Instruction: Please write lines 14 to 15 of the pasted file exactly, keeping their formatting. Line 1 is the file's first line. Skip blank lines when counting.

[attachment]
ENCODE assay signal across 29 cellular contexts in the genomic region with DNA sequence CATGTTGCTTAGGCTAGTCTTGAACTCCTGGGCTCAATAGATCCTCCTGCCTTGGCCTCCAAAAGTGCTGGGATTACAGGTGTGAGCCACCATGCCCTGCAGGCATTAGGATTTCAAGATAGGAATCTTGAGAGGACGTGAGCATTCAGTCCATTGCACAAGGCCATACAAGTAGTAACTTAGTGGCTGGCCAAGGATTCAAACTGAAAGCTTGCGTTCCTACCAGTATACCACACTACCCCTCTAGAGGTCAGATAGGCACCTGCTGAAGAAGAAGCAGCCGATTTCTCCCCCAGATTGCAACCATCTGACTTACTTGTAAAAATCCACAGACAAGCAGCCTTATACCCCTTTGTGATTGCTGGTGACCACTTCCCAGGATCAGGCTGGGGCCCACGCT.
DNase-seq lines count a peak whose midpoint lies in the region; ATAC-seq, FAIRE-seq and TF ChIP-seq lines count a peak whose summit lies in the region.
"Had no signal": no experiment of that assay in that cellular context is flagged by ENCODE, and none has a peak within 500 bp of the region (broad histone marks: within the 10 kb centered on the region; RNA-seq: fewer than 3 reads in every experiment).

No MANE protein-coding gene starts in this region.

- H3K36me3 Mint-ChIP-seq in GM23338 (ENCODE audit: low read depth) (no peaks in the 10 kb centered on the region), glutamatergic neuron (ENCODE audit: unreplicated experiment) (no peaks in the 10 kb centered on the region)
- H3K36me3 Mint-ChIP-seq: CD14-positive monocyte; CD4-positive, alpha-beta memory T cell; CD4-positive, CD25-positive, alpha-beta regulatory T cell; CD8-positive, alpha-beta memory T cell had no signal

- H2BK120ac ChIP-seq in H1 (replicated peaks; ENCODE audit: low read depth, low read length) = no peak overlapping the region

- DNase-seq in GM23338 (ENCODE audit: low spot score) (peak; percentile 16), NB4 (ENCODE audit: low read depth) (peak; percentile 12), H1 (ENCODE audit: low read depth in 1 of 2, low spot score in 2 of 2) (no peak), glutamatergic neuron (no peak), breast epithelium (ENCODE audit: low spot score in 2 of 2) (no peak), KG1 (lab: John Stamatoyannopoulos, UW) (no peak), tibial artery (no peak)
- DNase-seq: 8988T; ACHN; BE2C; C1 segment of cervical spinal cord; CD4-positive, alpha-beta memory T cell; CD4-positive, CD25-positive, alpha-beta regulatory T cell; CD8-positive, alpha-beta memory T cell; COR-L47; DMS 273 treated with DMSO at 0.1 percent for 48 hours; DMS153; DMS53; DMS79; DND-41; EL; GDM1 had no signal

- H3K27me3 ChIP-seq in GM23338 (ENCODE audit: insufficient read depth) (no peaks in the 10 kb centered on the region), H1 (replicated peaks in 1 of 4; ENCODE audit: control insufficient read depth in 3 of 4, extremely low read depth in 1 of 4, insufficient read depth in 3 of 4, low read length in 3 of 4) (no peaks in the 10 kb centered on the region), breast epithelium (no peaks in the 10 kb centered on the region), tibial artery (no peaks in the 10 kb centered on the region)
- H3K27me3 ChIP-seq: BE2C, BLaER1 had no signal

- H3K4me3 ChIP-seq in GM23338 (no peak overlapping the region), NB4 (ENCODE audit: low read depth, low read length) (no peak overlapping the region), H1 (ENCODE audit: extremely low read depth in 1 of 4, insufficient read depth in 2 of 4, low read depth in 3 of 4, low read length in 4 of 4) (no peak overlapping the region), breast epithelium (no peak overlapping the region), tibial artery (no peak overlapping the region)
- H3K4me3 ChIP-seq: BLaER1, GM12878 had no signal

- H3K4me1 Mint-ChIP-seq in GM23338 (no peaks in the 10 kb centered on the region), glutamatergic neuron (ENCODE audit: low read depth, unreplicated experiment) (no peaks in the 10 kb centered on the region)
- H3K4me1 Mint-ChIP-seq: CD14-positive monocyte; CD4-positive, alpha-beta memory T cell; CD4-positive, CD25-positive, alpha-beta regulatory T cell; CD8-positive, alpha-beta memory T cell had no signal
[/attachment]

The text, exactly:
- H3K4me1 Mint-ChIP-seq in GM23338 (no peaks in the 10 kb centered on the region), glutamatergic neuron (ENCODE audit: low read depth, unreplicated experiment) (no peaks in the 10 kb centered on the region)
- H3K4me1 Mint-ChIP-seq: CD14-positive monocyte; CD4-positive, alpha-beta memory T cell; CD4-positive, CD25-positive, alpha-beta regulatory T cell; CD8-positive, alpha-beta memory T cell had no signal